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A real gem for area equestrians

Elizabeth native repairs gear and makes new products by hand


The smells of coffee and leather fill the air when visitors stop by the Wildflower Saddles and Tack shop at 122 Main St. in Elizabeth, where they are greeted by owner Tom Knowles plus a possible purr from General Sterling Price the cat.

“I come here every day to open the shop, make coffee and feed General Sterling Price,” Knowles said with a smile. “After that I might get a little work done making new tack and possibly repairing or restoring a saddle or two.”

Knowles has a lifetime of experience with saddles and tack. He said he learned to ride horses almost as soon as he could walk and worked cattle a good portion of his life.

“I worked cattle on the hoof for a lot of years. I have been working with their hides since we opened the shop in 1986,” he said. “I like to work with leather and make tack items like reins, bridles, cinches and other items. I also love saddles. I repair them for customers and I also have a large collection of saddles, some dating back to the late 1800s as well as some that are fairly new. I guess the shop has become sort of a saddle museum.”

As he talked he used a straight edge and knife to cut a blank for reins from the tanned leather he had stretched out on the counter.

He said there are still a lot of people living in the area around Elizabeth who have horses, and they need a tack shop like Wildflower to repair saddles and gear and as a place to buy new tack items.

“I think this is the only shop like this around the area that does repairs on saddles and tack,” he said. “I know big stores have new items for sale, but I don't know of another shop close to here that does repairs like we do.”

The 71-year-old was born on a ranch between Kiowa and Elizabeth and became a cowboy at a young age.

“When I was a boy the family moved to ranch in the Montrose area,” he said. “I learned to ride and work cattle very young. I was about 12 when mom and dad broke up. I decided to go out on my own so I packed a few clothes, saddled my horse, took my dog and left home. I hired out to work cattle then and grew up that way.”

He said he and his dad later reunited and worked together raising horses in the mountains. He graduated from Steamboat Springs High School and went to college for a year.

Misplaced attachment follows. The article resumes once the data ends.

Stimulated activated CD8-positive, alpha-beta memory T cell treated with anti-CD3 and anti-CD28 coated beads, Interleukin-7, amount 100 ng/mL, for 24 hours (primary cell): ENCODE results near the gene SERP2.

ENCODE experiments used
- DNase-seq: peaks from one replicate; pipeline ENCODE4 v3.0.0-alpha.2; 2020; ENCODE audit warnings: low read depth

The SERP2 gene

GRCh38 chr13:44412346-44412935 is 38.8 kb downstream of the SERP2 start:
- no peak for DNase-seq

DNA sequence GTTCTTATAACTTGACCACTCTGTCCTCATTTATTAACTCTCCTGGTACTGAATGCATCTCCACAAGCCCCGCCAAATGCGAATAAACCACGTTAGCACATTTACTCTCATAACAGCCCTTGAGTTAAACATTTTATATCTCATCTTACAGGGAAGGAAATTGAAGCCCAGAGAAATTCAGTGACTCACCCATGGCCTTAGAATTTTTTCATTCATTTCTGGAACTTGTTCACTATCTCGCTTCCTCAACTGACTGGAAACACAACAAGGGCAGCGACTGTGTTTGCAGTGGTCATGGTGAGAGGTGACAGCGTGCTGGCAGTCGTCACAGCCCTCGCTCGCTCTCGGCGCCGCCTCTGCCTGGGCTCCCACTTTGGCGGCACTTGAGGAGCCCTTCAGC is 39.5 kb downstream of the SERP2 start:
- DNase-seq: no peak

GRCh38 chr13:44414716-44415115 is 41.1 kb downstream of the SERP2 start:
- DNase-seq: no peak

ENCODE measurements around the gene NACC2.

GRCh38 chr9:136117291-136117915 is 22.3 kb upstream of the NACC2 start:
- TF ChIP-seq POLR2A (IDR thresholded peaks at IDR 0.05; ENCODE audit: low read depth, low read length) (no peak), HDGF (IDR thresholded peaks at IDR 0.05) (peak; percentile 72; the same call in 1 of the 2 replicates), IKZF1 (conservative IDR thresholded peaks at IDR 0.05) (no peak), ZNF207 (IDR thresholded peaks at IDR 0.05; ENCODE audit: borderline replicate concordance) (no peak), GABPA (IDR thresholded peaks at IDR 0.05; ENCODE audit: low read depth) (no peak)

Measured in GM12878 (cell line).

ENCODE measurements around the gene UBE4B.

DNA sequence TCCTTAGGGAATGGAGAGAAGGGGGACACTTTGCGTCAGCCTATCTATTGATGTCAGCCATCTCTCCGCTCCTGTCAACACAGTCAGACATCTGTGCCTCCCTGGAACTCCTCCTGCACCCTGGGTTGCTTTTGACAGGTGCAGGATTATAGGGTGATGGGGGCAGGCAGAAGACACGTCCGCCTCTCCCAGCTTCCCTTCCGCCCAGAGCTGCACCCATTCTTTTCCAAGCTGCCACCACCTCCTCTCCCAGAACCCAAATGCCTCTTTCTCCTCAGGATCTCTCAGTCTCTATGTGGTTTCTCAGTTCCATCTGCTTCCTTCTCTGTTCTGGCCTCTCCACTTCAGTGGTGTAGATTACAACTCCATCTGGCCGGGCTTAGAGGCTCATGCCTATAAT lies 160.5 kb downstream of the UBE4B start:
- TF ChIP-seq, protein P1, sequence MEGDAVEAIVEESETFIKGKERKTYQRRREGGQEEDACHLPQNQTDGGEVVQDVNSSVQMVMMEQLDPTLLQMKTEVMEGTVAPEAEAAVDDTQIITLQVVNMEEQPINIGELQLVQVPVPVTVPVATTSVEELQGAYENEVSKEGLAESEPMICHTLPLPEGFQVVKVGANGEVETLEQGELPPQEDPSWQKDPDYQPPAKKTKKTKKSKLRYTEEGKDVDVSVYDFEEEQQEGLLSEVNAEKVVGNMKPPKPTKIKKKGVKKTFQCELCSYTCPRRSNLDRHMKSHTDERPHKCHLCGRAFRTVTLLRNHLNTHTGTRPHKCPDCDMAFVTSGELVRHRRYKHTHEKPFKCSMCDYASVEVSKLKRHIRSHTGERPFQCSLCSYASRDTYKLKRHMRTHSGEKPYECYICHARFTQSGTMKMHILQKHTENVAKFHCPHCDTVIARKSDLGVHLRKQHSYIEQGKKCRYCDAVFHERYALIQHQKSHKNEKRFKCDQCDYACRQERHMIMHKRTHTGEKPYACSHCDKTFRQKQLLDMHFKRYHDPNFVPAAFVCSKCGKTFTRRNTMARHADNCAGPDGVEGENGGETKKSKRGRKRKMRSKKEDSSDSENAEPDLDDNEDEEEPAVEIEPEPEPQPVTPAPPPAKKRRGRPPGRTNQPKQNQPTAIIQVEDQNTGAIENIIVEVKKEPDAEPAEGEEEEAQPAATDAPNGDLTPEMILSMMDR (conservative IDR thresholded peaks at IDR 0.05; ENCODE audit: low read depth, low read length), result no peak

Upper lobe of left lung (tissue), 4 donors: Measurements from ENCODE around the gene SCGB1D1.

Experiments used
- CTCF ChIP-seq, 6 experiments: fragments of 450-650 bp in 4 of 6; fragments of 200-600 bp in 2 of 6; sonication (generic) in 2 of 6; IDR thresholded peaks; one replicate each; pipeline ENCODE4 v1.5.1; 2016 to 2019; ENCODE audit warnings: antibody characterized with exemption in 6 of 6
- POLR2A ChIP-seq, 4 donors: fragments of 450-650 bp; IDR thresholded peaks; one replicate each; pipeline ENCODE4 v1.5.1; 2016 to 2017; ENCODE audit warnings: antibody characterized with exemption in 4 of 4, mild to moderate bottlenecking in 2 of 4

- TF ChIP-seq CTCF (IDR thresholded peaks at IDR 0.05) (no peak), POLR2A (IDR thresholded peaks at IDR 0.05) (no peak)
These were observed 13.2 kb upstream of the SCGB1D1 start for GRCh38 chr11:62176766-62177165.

“During that time I worked cattle and horses at area ranches and I also competed in area rodeos in bareback, saddle bronc and bull riding,” he said. “Things changes for me in 1967 when I got that wonderful letter from Uncle Sam telling me I had been drafted into the Army.”

He was trained in artillery target acquisition and was in Vietnam in 1986 and 1969.

“My Army training prepared me to attend School of Mines so I could work as a surveyor,” he said. “I did that but I also helped out ranchers I knew when they needed an extra hand for a short time.”

He was married in 1970 and in the 1980s he and his wife worked on a ranch near Kiowa.

“We decided to needed to do something to make a living when we left ranching so we opened this shop in '86,” Knowles said. “My son Tad worked here with me for a while.”

Tad Knowles said he learned about saddles and working leather from his dad.

“I helped dad in the shop because I was too lazy to work and too scared to steal,” he said with a smile in his voice. “I learned how to repair tack and saddles from Dad. I also found I had a knack for creating custom saddles and it became my passion.”

He said he eventually moved to Kiowa because there wasn't enough room in Elizabeth for his work.

“I do custom work. I talk with the customer and I try to tool the leather to create the designs and appearance they want on the saddle,” he said. “I spend a lot of time on a project and it takes me about 200 hours to do an all the work on a special custom saddle.”

His dad said he is proud of his son.

“Tad is an artist,” Tom said. “His work is amazing.”

The 71-year-old said he plans to continue to operate the shop as long as he can.

“I enjoy working with leather and I like it that I can repair a favorite saddle for a customer,” he said. “But I don't spend all my time in the shop. Working with saddles and tack you meet people who work cattle and, if they need a hand with roundup or branding, I pitch in and lend a hand because I am still pretty good at working cattle.”


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